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March 11, 2013

Novel Manuscript by Catholic Author Looking for a Good Home

Like many a law professor, writing a novel has long been an item on my bucket list.  For most of us, that’s just where it stays -– a promise left unfulfilled.  But finding myself at a point somewhat in between projects (with a major empirical study complete and article manuscripts in the editorial pipeline), I determined last year to bring my novel manuscript to completion, given that the story had been outlined ten years before, with various scenes sketched out over the ensuing decade.

The result, “Marital Privilege,” is a novel with distinctly Catholic sensibilities (focusing on devout Catholic mother who struggles to maintain her faith after the death of her child), with connections as well to the legal academy (the main character is, no surprise given the author, a law professor) and the world of law and lawyers (populated by police, prosecutors, defense lawyers, and judges and including courtroom scenes).

While I have no illusion that this novel will become a classic assigned in college literary classes in decades to come, I am pleased with the revised manuscript and encouraged by the enthusiastic responses from test readers.  If and when “Marital Privilege” finds its way into print, I am hopeful it will have a special appeal to the faithful followers of “Mirror of Justice.”

But “finding its way into print” is much easier said than done.  In terms of finding a publisher, I have been following the traditional approach of contacting literary agents, which may yet bear fruit.  I recognize, however, the difficulty of making a connection with a traditional literary agent through cold contacts by a novice author of fiction.  I am also considering regional publishers and other options.

Then I thought of this “Mirror of Justice” community, which has been so generous to me over the many years since its founding.  So I appeal to you for thoughts and possibilities of publication that may not have occurred to me.  If you have an idea of a good home for this manuscript, kindly send it my way at “gcsisk@stthomas.edu”.

I've pasted below a brief “query” description of the novel, in the style commonly used for initial contacts with literary agents:

 

Nothing could be worse for a mother than to witness the death of her young child -- and then to be used by a politically-ambitious prosecutor who seeks to pin the crime on the woman's own husband.

Candace Klein, a young law professor in the Twin Cities, is one of the lucky ones in her professional life, finding genuine meaning in her work. But her personal life is troubled by a growing distance from her husband, Bill, who languishes in a dead-end job working for her father. Then suffering the horrific loss of her child, Candace grieves and seeks solace in her faith, while the criminal investigation proceeds under the direction of a politically-climbing prosecutor, Robby Sherburne, who pledges to secure the death penalty for a child-killer. Lt. Ed Burton, a suburban cop, works diligently to follow the evidence where it leads. As the evidence accumulates and her husband becomes a target of the investigation, Candace resists becoming the instrument of her husband's condemnation. She relies on the uncertain legal protection of the "marital privilege" to refuse to testify, which ultimately provokes a crisis of identity between her professional commitment to the justice system and her resolute loyalty to her husband.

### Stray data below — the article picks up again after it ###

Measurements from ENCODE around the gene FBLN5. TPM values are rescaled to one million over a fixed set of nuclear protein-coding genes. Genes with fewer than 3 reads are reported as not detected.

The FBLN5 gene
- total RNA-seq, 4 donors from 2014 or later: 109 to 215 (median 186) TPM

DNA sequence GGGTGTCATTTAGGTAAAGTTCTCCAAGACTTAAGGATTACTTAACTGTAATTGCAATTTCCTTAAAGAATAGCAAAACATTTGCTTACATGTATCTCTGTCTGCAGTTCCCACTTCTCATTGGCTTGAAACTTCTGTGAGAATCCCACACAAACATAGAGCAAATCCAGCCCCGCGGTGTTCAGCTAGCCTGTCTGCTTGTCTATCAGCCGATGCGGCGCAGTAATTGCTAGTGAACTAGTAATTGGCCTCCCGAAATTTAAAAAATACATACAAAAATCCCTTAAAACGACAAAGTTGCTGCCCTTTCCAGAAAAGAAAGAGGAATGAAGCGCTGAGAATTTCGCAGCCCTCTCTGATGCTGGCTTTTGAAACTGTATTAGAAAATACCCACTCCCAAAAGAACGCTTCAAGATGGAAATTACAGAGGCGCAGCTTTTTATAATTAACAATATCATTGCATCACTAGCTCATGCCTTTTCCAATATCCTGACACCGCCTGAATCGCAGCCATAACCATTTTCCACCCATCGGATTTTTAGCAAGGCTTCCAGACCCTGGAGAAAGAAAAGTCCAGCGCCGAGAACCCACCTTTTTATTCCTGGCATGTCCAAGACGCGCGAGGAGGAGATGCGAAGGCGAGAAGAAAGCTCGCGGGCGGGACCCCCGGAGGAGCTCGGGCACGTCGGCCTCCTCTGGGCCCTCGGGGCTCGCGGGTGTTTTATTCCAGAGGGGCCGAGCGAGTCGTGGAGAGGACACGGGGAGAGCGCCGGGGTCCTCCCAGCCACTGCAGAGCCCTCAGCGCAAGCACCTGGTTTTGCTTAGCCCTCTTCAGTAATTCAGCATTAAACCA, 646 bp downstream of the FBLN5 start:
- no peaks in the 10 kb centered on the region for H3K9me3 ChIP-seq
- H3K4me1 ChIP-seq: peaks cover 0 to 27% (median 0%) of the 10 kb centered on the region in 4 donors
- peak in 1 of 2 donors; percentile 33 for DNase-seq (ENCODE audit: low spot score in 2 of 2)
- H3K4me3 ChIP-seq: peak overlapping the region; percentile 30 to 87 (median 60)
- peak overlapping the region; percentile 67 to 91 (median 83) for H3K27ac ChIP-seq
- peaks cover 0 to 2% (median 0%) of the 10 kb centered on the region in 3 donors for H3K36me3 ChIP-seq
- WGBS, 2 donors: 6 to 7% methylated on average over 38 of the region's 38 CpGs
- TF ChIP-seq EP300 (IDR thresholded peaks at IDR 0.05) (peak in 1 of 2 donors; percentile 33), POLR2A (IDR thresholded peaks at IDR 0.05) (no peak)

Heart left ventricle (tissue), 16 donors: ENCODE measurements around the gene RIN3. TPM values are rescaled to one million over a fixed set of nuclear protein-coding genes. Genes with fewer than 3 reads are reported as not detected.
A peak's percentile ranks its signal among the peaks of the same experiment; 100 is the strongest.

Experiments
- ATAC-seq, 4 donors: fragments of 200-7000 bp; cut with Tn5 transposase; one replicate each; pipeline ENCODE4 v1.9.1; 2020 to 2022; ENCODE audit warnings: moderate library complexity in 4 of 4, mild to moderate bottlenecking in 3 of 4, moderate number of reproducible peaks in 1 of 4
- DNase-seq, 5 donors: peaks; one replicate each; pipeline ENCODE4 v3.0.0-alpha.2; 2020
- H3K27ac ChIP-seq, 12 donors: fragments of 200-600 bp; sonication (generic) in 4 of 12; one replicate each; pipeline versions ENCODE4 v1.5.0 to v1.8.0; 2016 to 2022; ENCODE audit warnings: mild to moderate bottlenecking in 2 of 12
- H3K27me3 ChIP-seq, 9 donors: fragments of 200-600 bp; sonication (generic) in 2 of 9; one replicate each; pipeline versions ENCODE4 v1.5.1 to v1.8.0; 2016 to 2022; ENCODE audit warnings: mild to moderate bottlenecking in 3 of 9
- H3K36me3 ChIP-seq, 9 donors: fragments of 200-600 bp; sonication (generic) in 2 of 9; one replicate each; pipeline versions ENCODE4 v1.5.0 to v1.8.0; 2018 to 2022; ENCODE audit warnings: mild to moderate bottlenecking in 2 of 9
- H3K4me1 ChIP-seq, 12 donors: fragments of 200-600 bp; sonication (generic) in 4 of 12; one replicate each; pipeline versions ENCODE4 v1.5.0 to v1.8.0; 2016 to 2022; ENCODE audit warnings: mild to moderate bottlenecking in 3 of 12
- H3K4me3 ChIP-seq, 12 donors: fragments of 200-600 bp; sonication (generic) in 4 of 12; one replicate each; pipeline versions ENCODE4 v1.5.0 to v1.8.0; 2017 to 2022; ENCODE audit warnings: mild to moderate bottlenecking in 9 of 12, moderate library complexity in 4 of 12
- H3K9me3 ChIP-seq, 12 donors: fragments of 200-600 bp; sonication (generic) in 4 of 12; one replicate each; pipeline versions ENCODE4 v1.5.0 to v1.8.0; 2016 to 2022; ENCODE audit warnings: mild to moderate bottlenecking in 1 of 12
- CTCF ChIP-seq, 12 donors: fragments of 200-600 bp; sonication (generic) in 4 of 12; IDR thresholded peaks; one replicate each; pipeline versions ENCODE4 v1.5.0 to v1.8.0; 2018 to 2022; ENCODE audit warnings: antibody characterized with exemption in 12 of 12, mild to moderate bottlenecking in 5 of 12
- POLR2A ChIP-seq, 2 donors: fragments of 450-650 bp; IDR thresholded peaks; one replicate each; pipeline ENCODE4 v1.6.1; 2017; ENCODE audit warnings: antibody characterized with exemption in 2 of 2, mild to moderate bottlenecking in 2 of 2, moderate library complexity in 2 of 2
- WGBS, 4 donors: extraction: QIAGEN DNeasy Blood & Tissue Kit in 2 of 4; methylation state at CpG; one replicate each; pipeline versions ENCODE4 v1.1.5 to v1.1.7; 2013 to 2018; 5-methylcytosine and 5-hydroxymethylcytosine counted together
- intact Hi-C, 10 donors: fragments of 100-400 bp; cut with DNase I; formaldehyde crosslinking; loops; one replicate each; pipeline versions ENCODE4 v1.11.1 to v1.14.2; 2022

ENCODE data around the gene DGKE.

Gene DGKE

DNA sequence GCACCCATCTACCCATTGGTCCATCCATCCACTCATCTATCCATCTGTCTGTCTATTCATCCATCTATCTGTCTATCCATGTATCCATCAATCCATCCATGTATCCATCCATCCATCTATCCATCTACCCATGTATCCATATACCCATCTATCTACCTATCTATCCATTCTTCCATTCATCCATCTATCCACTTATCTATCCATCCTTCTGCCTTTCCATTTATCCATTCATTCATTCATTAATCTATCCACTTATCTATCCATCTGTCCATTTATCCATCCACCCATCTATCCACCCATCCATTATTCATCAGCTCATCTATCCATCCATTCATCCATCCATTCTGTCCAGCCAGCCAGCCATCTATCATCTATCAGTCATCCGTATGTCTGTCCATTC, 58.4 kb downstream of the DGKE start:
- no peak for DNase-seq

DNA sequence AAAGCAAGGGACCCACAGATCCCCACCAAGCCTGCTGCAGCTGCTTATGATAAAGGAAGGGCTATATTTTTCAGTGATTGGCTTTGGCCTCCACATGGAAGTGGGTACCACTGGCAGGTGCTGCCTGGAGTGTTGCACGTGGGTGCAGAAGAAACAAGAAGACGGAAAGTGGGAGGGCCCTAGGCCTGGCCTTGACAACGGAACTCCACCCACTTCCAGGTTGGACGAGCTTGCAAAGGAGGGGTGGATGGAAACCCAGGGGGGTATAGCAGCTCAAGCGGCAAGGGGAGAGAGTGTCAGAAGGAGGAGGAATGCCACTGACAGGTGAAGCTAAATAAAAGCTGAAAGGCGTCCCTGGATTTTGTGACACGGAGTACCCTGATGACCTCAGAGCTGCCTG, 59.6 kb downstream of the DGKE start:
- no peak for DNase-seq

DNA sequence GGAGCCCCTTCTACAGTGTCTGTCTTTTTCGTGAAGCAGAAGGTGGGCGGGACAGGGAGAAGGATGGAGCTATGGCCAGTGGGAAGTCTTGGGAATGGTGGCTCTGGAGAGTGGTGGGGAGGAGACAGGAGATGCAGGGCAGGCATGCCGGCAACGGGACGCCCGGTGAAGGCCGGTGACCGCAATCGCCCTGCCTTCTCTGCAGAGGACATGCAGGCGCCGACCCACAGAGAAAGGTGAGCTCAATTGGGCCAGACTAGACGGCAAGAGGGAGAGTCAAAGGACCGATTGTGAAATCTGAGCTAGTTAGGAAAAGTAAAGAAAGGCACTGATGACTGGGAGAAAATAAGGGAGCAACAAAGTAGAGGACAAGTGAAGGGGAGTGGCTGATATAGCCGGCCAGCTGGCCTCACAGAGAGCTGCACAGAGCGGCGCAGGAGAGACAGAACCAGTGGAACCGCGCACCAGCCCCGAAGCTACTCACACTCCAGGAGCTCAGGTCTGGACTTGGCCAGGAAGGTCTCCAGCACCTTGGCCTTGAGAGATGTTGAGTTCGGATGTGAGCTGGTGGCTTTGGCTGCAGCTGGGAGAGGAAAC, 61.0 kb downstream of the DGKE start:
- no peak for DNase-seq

While offering elements of a mystery, episodes of courtroom drama, and an underlying theme of a woman's struggle to keep faith in the face of tragedy, MARITAL PRIVILEGE may perhaps best be categorized as falling on the line between literary and mainstream fiction.  Although this manuscript was completed before recent tragic events in New England, the story of a mother finding her way after the loss of an innocent may resonate with a wider audience today. The manuscript is complete at 79,000 words.

MARITAL PRIVILEGE is my first foray into law-related fiction. As a law professor holding an endowed university chair, I have published three non-fiction law books with such leading legal publishers as Thomson-West and Foundation Press. I have also published dozens of scholarly articles and other periodical pieces, including many placements in top ten legal journals and reception of the annual Law & Society Best Article Prize.

 

Posted by Greg Sisk on March 11, 2013 at 05:14 PM in Sisk, Greg | Permalink

Comments

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Have you considered self-publishing your novel as an ebook on Amazon or a similar platform? About 25% of the top selling books on Amazon last year were self-published ebooks. Fifty Shades of Grey started out as a self-published book. See http://www.nytimes.com/2012/08/16/technology/personaltech/ins-and-outs-of-publishing-your-book-via-the-web.html?pagewanted=all&_r=0 and http://online.wsj.com/article/SB10001424127887324678604578340752088305668.html and http://www.npr.org/2012/12/19/167448748/self-publishing-no-longer-just-a-vanity-project

Posted by: E Brown | Mar 13, 2013 7:55:52 AM

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